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An appeals court recently had to decide if a jury’s verdict that the testator lacked testamentary capacity and their verdict that the testator was unduly influenced was so conflicting that the verdict had to be set aside. In Texas, if a jury verdict has an irreconcilable conflict, the court is obligated to reverse the case.

Can a testator be unduly influenced when they are incompetent?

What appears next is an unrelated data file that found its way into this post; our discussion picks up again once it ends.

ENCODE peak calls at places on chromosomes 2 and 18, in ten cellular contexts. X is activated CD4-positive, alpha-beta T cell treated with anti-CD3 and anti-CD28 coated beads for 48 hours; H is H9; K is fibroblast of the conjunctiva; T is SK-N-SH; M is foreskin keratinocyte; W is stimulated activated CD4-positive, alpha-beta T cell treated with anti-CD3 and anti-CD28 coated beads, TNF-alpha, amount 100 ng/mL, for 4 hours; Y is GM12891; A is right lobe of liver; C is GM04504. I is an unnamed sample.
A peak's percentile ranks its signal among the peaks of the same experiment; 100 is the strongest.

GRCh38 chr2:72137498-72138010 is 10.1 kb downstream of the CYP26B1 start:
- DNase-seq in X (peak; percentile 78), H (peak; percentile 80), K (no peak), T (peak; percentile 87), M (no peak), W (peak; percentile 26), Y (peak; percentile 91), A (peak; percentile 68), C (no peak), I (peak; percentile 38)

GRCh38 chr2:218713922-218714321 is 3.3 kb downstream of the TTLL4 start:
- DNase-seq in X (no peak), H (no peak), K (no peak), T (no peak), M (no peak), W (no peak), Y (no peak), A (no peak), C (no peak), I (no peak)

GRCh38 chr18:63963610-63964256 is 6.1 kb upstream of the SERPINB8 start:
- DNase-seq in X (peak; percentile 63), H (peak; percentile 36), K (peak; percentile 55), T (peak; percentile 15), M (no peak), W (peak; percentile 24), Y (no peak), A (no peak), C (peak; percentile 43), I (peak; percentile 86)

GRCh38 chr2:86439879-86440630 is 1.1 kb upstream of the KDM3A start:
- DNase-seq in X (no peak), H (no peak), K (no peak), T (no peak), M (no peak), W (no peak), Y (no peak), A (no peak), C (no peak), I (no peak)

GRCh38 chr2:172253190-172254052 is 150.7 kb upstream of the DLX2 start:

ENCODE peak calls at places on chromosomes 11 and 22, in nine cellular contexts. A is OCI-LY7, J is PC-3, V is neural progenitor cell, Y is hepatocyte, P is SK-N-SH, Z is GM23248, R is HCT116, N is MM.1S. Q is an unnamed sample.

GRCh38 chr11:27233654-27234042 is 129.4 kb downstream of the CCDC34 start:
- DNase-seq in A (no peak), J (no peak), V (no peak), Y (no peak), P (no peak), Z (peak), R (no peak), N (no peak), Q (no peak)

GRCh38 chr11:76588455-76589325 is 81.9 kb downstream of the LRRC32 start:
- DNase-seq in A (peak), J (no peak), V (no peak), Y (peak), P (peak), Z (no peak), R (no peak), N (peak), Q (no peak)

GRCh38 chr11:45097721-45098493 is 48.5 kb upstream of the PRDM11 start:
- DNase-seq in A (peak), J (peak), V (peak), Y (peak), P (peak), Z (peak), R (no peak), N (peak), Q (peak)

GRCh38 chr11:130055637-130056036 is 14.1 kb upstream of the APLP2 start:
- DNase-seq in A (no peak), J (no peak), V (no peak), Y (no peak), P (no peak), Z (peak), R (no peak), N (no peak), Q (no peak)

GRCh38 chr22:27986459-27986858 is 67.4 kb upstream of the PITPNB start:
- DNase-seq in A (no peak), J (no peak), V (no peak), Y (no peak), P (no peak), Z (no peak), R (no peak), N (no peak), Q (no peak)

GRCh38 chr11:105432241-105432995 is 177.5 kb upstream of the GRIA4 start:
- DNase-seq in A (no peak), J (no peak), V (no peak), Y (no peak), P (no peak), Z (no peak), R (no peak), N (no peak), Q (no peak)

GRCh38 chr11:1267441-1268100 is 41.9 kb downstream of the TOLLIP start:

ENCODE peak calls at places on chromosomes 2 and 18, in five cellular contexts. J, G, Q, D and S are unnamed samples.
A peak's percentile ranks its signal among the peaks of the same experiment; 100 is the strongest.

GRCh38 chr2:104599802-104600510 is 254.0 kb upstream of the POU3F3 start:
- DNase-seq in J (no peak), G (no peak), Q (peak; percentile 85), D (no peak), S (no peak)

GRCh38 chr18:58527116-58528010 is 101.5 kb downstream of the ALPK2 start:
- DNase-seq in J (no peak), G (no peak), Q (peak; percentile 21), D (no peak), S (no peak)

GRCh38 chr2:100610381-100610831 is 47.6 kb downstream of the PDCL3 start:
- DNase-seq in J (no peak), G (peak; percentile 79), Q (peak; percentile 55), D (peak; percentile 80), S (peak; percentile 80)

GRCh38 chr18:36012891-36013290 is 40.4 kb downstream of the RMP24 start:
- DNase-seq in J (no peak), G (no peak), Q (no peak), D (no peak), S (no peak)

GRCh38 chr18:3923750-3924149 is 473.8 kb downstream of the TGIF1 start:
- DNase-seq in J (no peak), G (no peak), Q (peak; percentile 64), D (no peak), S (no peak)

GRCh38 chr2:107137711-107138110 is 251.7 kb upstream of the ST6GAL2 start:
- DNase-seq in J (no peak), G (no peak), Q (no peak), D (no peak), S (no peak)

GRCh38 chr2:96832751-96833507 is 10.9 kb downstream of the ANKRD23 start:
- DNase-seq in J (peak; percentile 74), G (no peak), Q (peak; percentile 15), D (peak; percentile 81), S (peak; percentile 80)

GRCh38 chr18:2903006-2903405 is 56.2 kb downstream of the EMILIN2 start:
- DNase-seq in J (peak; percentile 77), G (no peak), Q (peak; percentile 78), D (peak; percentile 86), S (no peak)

In general, undue influence presumes that the testator has testamentary capacity. Ruling that there was no irreconcilable conflict, the court noted that the Supreme Court has recognized that a finding of undue influence implies the existence of a sound mind. However, no court has held that a finding of undue influence requires the existence of sound mind. In fact weakness of mind and body, whether produced by infirmities of age or by disease or otherwise, may be considered as a material circumstance in determining whether or not a person was in a condition to be susceptible to undue influence. The court stated that in order to be an irreconcilable conflict, one of the jury’s answers would require a verdict for the contestant and the other would require a verdict for the proponent. Since both of these findings by the jury would require a verdict for the contestant’s, there was no irreconcilable conflict. 350 S.W.3d 130.